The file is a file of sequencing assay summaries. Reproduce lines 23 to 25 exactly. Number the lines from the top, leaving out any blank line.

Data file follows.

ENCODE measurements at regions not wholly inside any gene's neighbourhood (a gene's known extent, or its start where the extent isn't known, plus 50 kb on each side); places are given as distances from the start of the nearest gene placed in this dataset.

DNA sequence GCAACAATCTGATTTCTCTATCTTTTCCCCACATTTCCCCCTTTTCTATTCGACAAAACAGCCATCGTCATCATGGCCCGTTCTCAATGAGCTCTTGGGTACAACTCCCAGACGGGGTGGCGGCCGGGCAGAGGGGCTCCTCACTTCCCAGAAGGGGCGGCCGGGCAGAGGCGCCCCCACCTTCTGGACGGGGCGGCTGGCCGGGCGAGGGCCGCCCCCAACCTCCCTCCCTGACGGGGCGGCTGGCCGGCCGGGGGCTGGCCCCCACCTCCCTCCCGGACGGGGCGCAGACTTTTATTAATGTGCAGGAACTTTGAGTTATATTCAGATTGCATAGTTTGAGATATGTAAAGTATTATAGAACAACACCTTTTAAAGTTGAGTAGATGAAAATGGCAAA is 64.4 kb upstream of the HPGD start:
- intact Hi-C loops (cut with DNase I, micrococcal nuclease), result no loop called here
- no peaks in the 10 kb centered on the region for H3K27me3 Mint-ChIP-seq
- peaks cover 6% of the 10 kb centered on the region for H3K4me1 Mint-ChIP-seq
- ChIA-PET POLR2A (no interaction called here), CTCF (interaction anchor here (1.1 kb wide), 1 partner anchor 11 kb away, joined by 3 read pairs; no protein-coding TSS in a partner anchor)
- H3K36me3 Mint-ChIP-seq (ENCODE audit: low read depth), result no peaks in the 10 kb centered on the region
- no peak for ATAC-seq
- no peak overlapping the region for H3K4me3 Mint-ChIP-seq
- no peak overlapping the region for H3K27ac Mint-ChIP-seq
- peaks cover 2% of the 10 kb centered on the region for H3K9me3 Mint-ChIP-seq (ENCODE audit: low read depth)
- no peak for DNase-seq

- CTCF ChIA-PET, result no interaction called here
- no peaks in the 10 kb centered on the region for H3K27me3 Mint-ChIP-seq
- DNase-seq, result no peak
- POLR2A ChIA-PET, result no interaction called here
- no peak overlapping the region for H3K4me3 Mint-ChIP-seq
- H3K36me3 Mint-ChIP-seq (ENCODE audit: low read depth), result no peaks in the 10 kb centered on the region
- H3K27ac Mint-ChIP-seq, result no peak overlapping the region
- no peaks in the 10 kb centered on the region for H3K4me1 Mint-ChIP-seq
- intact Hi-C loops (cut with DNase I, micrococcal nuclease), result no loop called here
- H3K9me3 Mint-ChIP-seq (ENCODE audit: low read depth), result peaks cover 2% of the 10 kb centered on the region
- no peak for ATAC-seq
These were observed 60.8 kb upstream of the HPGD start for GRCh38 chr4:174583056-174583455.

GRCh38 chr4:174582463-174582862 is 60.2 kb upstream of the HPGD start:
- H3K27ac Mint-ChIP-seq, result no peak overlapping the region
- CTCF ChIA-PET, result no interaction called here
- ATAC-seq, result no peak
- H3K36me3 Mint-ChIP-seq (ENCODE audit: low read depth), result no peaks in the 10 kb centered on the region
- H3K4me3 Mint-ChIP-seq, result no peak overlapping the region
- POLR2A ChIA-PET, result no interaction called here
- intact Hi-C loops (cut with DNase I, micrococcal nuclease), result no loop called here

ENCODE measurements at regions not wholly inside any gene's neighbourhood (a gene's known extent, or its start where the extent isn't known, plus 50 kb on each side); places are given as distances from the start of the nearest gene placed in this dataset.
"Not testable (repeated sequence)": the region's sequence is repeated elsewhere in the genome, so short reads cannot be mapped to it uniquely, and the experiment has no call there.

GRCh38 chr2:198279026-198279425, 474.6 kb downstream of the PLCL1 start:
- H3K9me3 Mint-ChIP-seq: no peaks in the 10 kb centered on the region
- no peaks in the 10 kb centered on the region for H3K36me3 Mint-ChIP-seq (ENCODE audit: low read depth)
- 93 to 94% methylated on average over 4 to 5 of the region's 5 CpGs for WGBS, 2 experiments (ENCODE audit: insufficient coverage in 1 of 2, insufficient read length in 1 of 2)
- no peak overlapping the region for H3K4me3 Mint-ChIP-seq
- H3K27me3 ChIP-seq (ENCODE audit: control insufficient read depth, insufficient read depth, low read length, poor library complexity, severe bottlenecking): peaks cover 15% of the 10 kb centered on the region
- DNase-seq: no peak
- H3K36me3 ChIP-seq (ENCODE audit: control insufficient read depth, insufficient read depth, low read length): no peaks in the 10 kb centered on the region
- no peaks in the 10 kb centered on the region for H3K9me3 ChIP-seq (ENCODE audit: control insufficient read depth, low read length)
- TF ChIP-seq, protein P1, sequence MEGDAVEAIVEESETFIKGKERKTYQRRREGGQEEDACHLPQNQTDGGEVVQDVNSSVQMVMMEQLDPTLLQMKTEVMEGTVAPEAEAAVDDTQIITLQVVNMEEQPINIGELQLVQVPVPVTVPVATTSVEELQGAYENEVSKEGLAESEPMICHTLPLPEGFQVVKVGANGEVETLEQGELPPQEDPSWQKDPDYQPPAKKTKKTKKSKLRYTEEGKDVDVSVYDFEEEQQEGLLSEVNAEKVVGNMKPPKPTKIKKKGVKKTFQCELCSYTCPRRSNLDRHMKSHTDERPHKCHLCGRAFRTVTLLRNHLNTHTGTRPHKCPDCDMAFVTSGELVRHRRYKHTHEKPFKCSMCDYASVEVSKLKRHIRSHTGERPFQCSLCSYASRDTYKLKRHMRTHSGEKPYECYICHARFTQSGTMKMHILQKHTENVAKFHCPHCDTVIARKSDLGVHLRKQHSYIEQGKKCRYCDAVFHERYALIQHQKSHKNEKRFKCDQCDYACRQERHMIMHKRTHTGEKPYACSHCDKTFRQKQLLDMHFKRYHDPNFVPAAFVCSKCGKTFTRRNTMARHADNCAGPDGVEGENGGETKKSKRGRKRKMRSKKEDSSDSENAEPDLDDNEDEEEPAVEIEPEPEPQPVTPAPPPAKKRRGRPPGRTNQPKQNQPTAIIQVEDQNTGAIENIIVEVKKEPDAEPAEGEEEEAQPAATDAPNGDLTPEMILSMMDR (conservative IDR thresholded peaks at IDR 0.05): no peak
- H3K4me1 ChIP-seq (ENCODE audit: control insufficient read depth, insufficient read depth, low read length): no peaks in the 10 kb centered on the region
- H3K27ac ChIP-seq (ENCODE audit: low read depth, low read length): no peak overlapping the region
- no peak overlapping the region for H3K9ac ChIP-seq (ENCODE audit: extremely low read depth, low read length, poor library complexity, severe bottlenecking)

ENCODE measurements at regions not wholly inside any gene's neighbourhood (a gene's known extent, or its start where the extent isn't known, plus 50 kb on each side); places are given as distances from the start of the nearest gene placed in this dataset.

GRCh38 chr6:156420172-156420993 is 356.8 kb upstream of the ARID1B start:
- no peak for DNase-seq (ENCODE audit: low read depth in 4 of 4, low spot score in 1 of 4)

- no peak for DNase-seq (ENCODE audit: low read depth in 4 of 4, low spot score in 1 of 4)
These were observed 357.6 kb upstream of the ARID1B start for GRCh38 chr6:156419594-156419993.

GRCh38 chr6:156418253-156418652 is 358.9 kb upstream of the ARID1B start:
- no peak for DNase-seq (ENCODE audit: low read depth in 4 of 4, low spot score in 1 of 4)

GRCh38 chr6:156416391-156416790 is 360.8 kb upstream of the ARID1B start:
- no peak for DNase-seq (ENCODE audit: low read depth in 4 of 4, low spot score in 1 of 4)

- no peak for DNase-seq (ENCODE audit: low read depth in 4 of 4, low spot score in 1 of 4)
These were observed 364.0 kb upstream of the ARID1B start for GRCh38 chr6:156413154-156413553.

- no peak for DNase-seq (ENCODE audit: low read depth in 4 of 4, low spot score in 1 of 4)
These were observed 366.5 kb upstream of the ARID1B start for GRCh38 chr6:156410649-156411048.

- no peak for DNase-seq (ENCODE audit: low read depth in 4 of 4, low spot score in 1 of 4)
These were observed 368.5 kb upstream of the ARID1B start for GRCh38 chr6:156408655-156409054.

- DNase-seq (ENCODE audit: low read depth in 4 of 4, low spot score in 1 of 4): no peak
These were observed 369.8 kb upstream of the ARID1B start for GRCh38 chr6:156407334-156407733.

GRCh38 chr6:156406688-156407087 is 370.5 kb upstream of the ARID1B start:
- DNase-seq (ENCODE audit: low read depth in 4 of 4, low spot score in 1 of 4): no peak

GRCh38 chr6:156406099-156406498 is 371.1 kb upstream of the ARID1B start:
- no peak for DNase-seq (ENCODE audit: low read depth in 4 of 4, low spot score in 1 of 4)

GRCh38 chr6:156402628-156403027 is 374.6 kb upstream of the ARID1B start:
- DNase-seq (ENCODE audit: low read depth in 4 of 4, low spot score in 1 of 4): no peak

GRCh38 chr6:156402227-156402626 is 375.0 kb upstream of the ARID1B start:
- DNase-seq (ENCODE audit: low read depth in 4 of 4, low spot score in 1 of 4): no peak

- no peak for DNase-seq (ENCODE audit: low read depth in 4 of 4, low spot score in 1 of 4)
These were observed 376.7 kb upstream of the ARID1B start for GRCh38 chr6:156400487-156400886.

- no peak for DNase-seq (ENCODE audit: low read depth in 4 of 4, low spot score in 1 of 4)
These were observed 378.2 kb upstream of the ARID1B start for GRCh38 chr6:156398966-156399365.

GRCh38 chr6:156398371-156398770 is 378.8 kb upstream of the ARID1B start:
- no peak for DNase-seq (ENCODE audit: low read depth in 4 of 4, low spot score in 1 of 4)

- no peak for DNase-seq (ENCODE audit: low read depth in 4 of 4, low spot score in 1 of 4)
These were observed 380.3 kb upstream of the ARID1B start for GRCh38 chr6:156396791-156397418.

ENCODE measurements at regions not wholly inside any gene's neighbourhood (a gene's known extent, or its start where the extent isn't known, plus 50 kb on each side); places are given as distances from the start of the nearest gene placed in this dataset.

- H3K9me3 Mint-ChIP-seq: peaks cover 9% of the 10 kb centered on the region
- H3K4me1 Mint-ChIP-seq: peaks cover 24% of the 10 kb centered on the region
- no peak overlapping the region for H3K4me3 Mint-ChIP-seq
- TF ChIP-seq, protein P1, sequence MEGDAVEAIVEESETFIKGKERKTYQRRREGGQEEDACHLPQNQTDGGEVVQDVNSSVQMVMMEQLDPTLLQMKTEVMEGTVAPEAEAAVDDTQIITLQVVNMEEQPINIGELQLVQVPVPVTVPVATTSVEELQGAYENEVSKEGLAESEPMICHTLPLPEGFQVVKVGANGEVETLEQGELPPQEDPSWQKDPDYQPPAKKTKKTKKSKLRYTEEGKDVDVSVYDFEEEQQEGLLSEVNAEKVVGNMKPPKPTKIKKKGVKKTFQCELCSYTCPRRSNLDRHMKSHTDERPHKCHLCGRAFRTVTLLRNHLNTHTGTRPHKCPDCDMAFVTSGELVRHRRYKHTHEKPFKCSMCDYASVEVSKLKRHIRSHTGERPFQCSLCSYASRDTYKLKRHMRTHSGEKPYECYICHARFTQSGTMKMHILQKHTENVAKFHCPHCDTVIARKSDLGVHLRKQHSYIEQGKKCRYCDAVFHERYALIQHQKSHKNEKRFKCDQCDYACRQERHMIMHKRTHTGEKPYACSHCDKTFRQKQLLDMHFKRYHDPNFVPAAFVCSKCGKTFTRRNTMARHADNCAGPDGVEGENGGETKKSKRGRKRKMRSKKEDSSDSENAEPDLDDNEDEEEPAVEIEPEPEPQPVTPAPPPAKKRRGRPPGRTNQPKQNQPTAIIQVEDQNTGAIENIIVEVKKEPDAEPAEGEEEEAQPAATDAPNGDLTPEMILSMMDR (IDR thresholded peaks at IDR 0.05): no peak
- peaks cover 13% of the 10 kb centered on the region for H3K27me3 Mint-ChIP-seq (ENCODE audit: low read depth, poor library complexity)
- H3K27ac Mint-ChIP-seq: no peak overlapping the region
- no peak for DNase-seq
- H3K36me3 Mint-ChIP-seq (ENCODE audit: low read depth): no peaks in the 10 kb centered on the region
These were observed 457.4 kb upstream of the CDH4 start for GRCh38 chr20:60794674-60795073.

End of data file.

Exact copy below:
- no peak for ATAC-seq
These were observed 60.8 kb upstream of the HPGD start for GRCh38 chr4:174583056-174583455.

GRCh38 chr4:174582463-174582862 is 60.2 kb upstream of the HPGD start: